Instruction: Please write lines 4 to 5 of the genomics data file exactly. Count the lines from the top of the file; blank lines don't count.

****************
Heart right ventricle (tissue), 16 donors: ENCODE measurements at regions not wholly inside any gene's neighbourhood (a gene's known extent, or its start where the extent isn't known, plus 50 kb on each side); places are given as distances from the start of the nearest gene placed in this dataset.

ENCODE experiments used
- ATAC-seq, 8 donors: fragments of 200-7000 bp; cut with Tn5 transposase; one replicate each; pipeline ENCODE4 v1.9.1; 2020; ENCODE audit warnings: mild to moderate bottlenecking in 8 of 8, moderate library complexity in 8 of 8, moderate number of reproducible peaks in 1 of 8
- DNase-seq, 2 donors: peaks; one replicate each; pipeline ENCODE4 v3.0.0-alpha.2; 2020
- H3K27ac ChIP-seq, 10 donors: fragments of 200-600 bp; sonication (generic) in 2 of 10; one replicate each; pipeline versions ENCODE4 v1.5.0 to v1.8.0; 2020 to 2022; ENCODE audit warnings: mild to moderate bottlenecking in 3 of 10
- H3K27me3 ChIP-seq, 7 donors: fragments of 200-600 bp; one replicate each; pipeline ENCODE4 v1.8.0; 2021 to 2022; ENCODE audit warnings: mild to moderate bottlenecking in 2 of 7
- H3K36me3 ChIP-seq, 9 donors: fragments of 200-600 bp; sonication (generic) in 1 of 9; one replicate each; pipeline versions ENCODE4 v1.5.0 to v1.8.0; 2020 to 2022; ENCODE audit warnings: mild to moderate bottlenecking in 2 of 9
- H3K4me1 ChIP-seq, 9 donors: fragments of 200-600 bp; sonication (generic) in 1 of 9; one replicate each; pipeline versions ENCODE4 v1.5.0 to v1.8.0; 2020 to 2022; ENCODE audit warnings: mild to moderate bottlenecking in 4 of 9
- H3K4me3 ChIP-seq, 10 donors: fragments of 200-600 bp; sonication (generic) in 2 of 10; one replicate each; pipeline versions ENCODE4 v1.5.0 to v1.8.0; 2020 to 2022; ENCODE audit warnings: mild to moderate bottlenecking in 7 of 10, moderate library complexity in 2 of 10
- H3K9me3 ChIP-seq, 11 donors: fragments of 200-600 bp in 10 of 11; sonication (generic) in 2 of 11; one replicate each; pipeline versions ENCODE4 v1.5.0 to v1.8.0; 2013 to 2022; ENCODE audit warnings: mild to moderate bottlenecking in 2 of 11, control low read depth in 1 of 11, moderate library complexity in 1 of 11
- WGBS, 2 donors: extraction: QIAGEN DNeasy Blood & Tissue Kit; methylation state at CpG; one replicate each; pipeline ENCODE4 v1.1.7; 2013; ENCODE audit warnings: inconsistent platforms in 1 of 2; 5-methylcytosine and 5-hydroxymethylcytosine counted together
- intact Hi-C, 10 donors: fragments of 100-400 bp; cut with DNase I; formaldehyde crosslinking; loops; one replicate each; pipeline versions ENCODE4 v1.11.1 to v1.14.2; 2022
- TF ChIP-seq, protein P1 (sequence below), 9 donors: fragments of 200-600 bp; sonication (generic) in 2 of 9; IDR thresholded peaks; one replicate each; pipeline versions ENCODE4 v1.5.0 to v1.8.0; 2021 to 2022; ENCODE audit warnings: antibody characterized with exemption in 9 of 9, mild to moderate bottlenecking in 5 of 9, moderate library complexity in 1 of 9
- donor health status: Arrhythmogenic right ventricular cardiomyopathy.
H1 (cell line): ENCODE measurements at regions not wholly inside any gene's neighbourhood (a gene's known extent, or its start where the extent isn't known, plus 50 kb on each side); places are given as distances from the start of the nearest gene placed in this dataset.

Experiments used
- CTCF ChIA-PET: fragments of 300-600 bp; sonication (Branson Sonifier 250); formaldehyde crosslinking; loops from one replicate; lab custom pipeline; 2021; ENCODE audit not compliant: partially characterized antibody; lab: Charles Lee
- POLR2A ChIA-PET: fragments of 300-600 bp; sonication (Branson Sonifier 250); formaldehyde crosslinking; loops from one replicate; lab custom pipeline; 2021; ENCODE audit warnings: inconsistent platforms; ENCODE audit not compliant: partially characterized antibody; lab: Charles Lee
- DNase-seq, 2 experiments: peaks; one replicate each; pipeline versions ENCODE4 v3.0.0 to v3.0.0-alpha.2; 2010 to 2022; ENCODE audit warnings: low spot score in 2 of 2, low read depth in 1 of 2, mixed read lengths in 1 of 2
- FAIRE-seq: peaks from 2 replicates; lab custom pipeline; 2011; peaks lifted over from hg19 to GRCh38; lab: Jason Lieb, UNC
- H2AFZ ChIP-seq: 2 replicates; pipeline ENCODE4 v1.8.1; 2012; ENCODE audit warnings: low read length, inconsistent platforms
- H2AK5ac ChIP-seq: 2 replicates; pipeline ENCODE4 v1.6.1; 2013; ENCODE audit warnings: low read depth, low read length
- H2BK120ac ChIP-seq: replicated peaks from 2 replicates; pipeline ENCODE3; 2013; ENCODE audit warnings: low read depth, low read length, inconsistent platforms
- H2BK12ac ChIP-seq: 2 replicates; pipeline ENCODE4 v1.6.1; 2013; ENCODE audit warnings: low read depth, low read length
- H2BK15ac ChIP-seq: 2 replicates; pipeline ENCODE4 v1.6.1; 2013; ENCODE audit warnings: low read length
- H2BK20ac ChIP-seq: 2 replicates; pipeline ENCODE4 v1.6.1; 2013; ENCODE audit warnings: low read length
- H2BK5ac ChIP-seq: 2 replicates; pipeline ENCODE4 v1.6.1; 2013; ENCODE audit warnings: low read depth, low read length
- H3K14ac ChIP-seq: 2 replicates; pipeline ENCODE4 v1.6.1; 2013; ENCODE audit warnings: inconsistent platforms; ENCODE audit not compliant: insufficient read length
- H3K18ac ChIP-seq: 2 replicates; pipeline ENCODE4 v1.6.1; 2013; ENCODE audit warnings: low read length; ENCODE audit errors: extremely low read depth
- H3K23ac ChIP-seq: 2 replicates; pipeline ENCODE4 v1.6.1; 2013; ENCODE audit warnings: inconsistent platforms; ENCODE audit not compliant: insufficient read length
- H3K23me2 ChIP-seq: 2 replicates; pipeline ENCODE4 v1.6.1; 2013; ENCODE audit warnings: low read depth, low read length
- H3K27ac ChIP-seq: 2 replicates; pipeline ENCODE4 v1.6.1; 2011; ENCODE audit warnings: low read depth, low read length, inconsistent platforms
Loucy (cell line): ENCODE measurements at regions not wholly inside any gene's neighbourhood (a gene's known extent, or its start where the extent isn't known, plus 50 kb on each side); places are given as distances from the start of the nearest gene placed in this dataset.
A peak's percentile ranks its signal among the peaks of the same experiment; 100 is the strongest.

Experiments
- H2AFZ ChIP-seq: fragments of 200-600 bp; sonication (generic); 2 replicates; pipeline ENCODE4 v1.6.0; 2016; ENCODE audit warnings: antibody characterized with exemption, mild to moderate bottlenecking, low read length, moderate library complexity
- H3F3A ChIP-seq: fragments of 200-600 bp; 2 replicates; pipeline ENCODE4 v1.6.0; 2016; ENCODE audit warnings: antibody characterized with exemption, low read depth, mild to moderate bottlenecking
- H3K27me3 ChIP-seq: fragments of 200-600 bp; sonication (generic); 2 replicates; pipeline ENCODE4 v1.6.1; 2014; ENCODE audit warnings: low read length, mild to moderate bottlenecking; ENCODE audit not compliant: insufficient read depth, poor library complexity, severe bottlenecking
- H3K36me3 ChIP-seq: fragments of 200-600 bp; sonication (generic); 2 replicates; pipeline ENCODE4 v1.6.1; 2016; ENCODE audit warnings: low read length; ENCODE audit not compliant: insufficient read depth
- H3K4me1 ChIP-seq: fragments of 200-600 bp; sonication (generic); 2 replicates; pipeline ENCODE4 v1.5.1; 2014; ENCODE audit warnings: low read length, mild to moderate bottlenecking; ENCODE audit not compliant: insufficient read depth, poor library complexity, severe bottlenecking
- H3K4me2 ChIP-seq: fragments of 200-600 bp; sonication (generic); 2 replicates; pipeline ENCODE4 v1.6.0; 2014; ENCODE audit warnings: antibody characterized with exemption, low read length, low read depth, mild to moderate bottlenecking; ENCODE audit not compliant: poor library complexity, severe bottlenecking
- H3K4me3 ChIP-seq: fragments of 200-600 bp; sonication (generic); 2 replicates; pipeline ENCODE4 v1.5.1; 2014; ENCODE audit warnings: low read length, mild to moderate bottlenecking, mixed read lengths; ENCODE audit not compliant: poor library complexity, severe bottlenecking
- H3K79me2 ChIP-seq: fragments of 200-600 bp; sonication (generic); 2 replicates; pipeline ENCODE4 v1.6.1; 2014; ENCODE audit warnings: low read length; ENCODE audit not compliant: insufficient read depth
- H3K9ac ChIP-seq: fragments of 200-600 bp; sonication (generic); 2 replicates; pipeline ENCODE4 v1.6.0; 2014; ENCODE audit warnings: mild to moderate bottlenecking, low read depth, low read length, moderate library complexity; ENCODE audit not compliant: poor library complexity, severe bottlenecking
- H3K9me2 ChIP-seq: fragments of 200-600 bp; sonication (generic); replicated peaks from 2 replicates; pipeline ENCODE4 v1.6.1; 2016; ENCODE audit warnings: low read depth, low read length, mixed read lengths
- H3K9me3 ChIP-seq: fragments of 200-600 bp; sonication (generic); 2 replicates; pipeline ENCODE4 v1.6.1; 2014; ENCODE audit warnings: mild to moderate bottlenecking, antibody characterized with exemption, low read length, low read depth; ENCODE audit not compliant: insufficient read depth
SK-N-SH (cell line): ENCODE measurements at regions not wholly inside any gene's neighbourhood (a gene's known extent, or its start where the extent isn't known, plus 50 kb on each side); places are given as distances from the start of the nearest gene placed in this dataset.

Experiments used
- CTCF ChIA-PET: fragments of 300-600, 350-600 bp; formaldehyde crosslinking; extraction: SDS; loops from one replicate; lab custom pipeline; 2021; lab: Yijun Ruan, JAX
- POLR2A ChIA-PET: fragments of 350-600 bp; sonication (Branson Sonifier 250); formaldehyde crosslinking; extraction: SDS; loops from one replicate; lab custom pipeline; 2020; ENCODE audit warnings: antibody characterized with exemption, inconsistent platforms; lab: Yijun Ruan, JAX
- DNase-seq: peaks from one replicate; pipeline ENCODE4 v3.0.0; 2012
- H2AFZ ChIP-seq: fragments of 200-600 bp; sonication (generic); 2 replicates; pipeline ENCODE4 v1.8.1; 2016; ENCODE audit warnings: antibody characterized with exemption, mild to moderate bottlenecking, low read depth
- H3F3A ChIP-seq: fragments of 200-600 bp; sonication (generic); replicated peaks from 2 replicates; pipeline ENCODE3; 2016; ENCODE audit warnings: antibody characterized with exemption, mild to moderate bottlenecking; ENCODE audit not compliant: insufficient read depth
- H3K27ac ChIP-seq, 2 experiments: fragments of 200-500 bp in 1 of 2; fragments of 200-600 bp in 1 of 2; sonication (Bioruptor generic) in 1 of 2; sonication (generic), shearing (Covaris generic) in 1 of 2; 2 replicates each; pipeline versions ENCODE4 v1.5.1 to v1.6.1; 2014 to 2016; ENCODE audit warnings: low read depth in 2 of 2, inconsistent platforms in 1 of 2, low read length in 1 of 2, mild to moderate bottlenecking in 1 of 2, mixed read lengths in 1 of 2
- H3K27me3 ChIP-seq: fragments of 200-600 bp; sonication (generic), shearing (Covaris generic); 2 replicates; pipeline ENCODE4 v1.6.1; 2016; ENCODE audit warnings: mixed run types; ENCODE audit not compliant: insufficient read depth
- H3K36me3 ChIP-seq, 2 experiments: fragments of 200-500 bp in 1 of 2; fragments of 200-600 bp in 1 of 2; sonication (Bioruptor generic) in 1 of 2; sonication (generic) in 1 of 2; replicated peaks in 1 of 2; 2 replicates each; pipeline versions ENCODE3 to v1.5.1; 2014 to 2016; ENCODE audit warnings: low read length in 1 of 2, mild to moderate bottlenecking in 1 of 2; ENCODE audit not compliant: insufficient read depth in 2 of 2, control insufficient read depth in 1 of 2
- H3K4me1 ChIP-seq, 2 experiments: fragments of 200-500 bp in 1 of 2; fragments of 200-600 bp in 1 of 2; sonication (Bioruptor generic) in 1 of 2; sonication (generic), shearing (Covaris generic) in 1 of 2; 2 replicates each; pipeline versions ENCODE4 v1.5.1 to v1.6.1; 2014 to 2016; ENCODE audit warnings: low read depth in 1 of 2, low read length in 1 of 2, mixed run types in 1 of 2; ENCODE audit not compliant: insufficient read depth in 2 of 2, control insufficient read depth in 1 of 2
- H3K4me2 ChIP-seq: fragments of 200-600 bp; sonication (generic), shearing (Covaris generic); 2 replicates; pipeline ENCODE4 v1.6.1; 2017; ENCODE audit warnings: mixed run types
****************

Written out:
- DNase-seq, 2 donors: peaks; one replicate each; pipeline ENCODE4 v3.0.0-alpha.2; 2020
- H3K27ac ChIP-seq, 10 donors: fragments of 200-600 bp; sonication (generic) in 2 of 10; one replicate each; pipeline versions ENCODE4 v1.5.0 to v1.8.0; 2020 to 2022; ENCODE audit warnings: mild to moderate bottlenecking in 3 of 10